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Annual Vines are Space Savers


Vertical gardening is something we dont always consider when were planning our landscapes. Making use of this dimension saves space, which is of particular importance for those with small gardens. It also adds visual interest to the landscape.

When it comes to choosing plants for vertical gardening, the first place to look is the annual vines. Generally these should be planted after the danger of frost has passed in the spring. An obvious exception is the annual sweet peas, which should be planted as soon as the ground can be worked. These don't like hot weather.

The following annual vines are particularly outstanding choices.

The black eyed susan vine has eye popping flowers in shades of orange, yellow, and white with a dark green eye. Usually in the spring, you can buy plants that are already in bloom. They will continue to produce blossoms throughout the summer.

This delicate looking is actualy quite fast growing. A twining vine, it has blue-green foliage, and can reach 6 feet in length. It does best in a well drained soil, and is suited to full sun or partial shade. It is wonderful for training on a trellis.

The canary vine is related to the annual nasturtium, which is actually a species of Tropaeolum. It features small yellow blossoms with a feathery appearance. This vine has delicate, palmate leaves like its relatives.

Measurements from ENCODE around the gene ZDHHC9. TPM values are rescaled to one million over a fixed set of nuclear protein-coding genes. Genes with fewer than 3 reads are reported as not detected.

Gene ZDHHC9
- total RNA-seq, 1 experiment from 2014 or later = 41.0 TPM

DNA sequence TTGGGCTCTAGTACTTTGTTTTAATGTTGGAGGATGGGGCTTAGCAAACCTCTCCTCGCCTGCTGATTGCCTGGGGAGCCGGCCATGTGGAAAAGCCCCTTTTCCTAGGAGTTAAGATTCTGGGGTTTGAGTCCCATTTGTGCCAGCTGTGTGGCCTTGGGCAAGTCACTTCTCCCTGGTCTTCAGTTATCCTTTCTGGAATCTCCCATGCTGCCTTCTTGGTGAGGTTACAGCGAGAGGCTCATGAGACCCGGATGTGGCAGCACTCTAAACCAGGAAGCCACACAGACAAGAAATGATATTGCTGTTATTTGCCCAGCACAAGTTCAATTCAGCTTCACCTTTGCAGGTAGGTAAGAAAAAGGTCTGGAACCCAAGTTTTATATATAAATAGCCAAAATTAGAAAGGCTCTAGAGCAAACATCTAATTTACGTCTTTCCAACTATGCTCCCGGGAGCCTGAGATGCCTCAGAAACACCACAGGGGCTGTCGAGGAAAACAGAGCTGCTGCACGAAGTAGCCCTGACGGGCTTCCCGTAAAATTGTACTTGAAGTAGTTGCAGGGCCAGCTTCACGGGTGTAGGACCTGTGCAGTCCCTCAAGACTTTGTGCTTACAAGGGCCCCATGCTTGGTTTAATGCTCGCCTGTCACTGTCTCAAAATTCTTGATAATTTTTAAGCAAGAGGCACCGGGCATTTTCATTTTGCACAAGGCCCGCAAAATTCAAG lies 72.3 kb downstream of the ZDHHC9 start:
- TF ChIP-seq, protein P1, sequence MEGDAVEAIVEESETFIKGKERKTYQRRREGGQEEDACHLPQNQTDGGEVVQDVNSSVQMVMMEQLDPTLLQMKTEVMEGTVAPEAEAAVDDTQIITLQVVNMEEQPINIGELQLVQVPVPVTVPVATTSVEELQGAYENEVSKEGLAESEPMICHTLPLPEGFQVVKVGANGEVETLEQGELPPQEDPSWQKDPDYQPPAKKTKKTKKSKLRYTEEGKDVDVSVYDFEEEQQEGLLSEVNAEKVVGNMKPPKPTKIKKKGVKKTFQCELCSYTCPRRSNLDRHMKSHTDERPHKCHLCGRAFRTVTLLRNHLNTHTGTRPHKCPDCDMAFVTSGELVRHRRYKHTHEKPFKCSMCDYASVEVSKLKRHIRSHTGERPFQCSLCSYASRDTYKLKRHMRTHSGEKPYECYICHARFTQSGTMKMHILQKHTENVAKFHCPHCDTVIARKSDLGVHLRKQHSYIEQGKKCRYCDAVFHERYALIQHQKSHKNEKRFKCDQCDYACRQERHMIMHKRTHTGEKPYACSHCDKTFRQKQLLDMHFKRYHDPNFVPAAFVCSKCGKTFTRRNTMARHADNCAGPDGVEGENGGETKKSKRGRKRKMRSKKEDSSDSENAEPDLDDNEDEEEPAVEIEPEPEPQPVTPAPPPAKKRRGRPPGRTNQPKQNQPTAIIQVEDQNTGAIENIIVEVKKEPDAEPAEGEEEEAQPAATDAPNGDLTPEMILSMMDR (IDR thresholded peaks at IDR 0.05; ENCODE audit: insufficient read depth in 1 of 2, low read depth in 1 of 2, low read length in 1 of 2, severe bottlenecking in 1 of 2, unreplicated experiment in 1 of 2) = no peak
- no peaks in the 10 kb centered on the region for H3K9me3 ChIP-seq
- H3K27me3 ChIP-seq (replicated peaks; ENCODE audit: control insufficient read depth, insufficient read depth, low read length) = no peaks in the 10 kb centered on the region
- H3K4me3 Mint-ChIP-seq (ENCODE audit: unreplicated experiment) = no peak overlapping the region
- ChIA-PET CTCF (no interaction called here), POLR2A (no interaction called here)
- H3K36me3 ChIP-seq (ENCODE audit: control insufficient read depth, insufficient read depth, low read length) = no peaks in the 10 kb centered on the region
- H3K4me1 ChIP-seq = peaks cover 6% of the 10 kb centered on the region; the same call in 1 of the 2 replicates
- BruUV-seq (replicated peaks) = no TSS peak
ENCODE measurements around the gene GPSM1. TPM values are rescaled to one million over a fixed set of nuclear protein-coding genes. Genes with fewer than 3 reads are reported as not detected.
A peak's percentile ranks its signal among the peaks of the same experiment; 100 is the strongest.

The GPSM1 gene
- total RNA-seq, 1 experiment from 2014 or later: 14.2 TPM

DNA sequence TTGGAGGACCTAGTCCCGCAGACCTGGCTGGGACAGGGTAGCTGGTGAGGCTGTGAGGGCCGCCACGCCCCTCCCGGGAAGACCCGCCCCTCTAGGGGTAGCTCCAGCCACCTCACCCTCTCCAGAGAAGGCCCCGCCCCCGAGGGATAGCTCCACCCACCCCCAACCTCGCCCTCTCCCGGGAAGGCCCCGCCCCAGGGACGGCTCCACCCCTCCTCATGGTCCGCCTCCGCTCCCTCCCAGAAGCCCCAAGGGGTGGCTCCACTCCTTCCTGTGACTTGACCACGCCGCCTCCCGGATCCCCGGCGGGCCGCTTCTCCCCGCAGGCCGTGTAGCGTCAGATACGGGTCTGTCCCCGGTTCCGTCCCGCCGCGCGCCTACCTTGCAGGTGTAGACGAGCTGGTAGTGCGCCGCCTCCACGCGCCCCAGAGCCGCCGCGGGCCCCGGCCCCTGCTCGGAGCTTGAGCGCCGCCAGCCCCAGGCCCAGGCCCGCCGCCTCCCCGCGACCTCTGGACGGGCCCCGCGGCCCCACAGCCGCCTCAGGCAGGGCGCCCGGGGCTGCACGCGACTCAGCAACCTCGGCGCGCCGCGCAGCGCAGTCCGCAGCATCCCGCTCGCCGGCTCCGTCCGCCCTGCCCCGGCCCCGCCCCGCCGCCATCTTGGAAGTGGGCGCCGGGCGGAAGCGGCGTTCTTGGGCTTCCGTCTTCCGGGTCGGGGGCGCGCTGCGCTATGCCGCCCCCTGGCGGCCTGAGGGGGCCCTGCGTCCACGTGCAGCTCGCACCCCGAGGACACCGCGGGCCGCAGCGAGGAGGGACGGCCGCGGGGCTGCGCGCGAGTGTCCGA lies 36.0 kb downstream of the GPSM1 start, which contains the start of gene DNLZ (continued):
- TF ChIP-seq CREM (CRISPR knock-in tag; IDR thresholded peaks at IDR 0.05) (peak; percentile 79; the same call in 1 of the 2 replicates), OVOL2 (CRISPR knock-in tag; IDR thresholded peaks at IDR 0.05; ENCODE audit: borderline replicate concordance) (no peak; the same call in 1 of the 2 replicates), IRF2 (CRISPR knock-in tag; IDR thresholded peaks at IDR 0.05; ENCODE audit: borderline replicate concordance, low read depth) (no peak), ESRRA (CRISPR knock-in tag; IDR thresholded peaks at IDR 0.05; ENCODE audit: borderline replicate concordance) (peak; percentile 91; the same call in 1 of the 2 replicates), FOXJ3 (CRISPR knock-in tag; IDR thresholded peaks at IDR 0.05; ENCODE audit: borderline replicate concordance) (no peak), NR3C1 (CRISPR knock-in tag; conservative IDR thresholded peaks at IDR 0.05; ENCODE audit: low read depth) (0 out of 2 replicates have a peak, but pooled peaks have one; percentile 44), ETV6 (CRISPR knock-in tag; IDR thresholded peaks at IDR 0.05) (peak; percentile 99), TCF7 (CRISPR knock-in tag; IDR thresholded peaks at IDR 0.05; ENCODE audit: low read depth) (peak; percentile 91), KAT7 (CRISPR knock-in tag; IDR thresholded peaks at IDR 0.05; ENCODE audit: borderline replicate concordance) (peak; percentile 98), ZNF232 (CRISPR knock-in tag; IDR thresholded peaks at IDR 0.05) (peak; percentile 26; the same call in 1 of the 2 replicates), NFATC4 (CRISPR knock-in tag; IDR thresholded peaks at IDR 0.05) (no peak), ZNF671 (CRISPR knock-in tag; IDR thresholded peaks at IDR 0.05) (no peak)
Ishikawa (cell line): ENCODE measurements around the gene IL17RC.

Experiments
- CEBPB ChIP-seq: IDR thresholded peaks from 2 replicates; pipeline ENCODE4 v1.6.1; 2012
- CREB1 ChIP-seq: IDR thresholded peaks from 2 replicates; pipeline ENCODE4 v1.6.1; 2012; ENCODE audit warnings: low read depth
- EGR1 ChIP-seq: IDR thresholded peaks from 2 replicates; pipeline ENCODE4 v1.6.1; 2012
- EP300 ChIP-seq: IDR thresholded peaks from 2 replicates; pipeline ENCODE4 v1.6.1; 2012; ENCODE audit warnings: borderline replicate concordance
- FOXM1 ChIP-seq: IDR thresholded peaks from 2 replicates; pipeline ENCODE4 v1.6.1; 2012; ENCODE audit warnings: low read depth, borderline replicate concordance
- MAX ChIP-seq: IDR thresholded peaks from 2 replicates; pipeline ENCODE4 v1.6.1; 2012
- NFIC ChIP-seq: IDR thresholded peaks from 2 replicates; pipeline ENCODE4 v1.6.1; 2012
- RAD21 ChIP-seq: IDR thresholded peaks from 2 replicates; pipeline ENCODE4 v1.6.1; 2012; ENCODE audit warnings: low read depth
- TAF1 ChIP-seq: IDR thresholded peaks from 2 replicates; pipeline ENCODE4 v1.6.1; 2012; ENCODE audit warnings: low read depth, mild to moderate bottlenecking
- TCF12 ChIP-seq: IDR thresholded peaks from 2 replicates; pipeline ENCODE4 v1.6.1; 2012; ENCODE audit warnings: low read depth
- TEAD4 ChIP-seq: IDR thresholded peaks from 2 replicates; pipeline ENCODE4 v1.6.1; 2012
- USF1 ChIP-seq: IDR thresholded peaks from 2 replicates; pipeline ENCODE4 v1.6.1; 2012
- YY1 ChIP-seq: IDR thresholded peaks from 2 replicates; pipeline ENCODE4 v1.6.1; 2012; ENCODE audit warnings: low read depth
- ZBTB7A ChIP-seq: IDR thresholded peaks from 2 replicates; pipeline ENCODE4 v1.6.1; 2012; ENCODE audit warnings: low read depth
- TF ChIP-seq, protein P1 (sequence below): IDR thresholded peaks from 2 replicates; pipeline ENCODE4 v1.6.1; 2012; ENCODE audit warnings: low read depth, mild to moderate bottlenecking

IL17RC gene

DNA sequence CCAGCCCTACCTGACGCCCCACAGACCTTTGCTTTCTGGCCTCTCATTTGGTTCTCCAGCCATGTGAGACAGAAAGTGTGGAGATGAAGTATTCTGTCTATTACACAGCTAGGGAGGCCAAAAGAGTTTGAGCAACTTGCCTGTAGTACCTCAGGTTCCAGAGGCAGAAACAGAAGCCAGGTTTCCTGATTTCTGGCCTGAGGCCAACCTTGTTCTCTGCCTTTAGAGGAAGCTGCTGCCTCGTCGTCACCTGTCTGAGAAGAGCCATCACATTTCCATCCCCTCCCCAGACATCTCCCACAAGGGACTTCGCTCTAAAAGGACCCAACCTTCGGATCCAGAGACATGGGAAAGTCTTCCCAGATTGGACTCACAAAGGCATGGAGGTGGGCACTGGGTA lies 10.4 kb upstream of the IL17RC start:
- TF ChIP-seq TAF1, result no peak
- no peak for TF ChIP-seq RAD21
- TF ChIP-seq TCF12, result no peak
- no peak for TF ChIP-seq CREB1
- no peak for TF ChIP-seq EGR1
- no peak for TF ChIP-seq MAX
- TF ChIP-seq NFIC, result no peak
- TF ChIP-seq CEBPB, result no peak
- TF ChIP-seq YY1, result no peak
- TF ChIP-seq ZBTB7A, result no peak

Preferring full sun, this strong growing vine can extend to 15 feet in length. Like the nasturtiums, it actually does best in poor soils. Keep it on the dry side, and avoid heavy applications of fertilizer.

The caracalla bean looks quite exotic. Yet, it is actually an heirloom plant that was grown by Thomas Jefferson. Emerging from tuber-like roots, this vine features fragrant purple-white blooms that resemble spiral-like snail shells. These hang in clusters from the plant throughout the summer months. This vigorous vine can reach 20 feet in length. It grows well in both sun and partial shade.

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Content copyright © 2013 by Connie Krochmal. All rights reserved.
This content was written by Connie Krochmal. If you wish to use this content in any manner, you need written permission. Contact Connie Krochmal for details.

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